From Wednesday I will be spending a few days as a Visiting Professor at Charles University in Prague, the oldest university in the Czech Republic and one of the oldest in Europe.
I’m working hard while I’m there:
Wed March 16: lecture on ‘Passions, Corruption and the Maintenance of Institutions:
From Machiavelli to Today’.
Thu March 17: seminar on ‘How (Not) To Use History of Political Thought/Philosophy for Contemporary Purposes’.
Fri March 18: Hobbes seminar. Part 1: ‘Interpreting Hobbes Philosophically and Historically: Different Questions, Different Answers?’ Part 2: discussion of my chapter on ‘Reason, Deliberation and The Passions’ in the just-published Oxford Handbook of Hobbes.
Sat March 19: ‘Academic Essays’ workshop for students and staff.
I will also see two Mozart operas (Don Giovanni, and Cosi fan tutte), in the Prague Estates Theatre – where Don Giovanni was premiered in 1787.
Let me know below if you have any suggestions about where I should go or what I should do/eat/drink. I’ll be back in Prague again in September for the ECPR conference so can tick more items off the list then!
Posted by Adrian Blau on March 15, 2016
The journal History of Political Thought has published my pretty critical review of Sharon Lloyd’s edited book Hobbes Today (Cambridge University Press, 2013).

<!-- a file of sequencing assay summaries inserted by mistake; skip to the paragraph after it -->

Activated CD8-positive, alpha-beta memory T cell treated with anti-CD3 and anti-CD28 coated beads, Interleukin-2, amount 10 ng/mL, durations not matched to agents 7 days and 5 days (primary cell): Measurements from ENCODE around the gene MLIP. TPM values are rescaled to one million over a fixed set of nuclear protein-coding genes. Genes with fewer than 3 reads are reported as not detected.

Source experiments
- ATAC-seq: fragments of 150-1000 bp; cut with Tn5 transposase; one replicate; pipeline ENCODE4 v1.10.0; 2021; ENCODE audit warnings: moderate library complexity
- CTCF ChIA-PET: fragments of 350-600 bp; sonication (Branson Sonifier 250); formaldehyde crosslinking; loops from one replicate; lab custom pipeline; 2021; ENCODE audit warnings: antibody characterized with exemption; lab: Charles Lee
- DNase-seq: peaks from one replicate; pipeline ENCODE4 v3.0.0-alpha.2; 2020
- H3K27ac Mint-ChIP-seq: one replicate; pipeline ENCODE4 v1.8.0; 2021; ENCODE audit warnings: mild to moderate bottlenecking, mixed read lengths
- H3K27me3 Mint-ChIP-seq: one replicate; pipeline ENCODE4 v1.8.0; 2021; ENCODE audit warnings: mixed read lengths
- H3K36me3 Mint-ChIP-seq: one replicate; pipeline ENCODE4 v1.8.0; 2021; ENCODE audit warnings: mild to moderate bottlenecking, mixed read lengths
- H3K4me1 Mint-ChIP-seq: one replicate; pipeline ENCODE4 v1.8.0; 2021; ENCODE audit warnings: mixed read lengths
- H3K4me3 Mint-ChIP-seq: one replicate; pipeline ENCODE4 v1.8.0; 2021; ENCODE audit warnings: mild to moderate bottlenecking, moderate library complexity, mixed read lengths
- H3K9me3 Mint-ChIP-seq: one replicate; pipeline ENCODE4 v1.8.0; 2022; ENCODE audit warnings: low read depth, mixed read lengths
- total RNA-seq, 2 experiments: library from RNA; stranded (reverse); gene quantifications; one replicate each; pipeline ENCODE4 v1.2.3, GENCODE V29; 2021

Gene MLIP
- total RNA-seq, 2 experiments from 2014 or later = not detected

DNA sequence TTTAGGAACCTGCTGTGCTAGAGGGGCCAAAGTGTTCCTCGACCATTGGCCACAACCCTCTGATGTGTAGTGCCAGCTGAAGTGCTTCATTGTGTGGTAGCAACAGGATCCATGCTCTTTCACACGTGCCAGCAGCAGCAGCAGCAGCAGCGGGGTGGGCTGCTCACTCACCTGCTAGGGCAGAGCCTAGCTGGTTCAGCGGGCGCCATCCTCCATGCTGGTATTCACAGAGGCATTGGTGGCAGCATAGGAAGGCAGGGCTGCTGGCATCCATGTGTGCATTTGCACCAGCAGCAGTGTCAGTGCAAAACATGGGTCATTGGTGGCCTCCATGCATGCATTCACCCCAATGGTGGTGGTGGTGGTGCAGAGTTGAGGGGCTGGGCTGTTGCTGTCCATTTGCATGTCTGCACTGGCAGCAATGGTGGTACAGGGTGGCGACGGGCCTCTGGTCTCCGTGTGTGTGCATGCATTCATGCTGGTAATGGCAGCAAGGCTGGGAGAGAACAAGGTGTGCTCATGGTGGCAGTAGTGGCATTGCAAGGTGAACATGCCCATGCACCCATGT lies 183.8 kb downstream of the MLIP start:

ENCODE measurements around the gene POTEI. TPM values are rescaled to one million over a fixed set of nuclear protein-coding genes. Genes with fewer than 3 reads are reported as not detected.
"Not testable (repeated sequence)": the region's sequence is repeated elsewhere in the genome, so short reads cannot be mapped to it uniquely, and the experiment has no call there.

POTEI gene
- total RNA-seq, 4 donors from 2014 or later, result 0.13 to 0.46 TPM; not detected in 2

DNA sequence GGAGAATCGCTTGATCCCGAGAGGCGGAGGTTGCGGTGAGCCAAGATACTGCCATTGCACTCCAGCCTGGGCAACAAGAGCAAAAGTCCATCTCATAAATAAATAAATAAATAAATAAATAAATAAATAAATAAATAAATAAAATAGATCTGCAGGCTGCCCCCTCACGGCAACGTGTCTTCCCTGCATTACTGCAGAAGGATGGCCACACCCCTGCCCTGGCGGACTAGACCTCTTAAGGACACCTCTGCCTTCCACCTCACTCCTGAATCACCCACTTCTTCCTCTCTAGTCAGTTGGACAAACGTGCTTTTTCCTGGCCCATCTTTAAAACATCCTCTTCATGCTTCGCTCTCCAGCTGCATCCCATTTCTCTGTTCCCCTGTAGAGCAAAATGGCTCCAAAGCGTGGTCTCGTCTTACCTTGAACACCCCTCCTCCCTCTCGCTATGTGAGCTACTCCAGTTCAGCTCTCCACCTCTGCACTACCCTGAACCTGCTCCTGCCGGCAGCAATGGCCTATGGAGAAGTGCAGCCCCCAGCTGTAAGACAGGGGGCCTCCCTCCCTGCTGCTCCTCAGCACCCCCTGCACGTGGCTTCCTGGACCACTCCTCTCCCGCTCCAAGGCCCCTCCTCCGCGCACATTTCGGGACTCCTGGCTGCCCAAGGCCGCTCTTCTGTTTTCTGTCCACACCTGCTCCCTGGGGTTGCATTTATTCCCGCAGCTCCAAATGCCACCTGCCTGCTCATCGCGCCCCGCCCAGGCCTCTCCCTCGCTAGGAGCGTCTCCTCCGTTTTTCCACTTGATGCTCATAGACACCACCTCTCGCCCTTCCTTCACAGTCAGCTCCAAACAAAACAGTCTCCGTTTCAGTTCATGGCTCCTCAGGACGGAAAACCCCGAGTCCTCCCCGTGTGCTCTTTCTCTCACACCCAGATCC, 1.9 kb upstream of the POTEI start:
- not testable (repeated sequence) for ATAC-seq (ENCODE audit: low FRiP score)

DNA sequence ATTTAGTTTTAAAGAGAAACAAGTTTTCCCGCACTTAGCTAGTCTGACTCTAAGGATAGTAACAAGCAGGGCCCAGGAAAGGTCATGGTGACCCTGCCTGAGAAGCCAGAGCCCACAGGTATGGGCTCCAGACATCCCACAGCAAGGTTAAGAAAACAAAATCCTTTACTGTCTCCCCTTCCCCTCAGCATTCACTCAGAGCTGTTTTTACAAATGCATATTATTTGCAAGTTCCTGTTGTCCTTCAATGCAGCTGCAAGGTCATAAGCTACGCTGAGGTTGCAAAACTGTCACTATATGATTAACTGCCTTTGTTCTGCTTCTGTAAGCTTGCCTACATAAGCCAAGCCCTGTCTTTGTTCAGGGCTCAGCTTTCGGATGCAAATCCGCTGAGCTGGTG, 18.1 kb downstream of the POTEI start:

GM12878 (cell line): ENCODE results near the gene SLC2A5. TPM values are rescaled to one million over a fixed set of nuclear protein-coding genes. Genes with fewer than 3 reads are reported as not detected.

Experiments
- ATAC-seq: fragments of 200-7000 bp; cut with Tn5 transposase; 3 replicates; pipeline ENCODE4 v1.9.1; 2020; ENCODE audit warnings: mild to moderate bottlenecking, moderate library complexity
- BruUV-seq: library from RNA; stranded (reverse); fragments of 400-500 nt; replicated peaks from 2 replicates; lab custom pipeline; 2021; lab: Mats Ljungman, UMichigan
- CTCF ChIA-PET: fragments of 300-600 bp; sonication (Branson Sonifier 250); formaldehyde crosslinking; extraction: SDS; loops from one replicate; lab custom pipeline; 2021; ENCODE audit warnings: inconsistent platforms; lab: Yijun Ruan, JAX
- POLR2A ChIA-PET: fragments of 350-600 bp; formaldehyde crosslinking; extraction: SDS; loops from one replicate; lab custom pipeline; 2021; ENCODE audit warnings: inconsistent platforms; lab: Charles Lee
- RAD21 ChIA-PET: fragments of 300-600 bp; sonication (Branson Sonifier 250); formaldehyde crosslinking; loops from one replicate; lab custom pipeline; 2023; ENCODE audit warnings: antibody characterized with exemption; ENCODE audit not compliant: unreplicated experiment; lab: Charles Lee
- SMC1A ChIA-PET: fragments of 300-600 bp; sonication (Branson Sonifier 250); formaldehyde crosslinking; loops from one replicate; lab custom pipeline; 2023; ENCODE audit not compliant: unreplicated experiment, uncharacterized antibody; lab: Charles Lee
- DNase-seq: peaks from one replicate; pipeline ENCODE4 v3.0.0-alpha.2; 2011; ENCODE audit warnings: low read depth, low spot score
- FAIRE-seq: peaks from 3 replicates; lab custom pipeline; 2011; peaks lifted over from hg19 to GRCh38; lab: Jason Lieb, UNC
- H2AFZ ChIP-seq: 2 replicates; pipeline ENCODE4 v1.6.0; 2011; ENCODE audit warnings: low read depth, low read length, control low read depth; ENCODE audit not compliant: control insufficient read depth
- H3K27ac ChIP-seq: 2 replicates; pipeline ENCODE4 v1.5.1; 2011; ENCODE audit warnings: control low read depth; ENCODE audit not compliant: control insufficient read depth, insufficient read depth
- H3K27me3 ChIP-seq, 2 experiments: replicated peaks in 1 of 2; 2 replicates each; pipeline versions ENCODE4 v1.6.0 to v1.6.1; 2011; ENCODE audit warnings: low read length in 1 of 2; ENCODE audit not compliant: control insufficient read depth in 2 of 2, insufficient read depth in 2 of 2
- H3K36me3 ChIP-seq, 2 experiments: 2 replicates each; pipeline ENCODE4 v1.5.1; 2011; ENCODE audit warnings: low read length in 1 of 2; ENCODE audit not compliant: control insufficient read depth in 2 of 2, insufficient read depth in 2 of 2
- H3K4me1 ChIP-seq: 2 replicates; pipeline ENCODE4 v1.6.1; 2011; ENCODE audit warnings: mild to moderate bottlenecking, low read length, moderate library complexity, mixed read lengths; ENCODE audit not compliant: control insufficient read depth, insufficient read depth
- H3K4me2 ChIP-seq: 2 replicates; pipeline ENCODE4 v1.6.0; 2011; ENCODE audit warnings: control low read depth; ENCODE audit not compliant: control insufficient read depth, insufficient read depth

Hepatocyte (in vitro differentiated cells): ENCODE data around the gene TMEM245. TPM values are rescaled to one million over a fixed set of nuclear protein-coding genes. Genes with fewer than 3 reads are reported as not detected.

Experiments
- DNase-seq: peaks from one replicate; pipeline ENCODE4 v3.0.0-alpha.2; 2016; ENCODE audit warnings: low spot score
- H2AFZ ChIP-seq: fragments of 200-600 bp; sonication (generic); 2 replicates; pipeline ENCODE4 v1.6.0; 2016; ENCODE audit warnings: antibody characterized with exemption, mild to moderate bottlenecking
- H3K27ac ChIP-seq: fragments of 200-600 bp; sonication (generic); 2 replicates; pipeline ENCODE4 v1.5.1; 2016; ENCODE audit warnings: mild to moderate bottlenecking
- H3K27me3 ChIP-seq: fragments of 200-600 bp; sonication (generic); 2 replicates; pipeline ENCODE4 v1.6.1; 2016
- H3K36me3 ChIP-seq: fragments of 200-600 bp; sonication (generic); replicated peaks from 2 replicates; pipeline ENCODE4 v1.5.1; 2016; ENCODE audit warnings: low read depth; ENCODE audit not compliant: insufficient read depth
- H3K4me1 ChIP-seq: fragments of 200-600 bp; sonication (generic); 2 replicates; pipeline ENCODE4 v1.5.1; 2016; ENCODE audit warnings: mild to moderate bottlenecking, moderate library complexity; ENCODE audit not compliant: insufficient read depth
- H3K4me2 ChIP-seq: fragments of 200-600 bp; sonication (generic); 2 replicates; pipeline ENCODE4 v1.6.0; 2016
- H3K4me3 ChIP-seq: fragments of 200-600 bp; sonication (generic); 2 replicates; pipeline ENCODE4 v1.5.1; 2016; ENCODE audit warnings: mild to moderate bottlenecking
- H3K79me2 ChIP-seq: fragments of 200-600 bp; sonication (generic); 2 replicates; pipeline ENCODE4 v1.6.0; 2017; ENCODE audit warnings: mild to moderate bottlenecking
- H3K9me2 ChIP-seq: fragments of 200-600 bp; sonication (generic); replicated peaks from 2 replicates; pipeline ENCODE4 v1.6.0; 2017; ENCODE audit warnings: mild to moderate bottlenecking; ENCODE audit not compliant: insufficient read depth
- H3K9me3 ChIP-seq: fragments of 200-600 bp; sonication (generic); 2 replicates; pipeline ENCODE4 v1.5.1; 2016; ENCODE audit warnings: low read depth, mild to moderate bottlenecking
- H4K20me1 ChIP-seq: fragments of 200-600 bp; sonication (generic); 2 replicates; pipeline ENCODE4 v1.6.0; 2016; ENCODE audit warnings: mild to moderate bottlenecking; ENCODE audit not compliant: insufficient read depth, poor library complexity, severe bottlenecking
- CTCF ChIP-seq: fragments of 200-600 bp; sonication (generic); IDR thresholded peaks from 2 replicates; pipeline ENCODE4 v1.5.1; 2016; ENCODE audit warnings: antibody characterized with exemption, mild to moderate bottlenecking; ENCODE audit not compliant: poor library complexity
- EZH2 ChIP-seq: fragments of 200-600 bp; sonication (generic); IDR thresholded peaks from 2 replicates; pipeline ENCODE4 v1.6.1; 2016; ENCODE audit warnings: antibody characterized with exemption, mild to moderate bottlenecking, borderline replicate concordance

Reviewing this book led me to write a paper on how (not) to use history of political thought for contemporary purposes (see here). While reading the book, I felt that some chapters used Hobbes well, some needed to make changes, and some did not convince at all. More generally, many authors seemed too keen to claim that Hobbes is still relevant. Instead of trying to show that Hobbes is relevant today, authors needed to test this claim – to ask how relevant he is. That would have allowed a more nuanced analysis of Hobbes’s contemporary relevance. The current book simply fails to convince – or so I argue in my review.
Posted by Adrian Blau on May 9, 2015
The Papal ‘Index of Prohibited Books’ was a list of books banned by the Vatican for being immoral or theologically wrong.
Below you can see the 1838 edition of the Index, which shows Hobbes’s Leviathan being banned in 1703. Curiously, they’ve banned the Latin translation of 1668, not the original English version of 1650. To cover themselves, a few years later they banned all of his other writings too.
Thanks to Professor Dr Winfried Schröder of Marburg University for allowing me to take these pictures.
Posted by Adrian Blau on August 11, 2013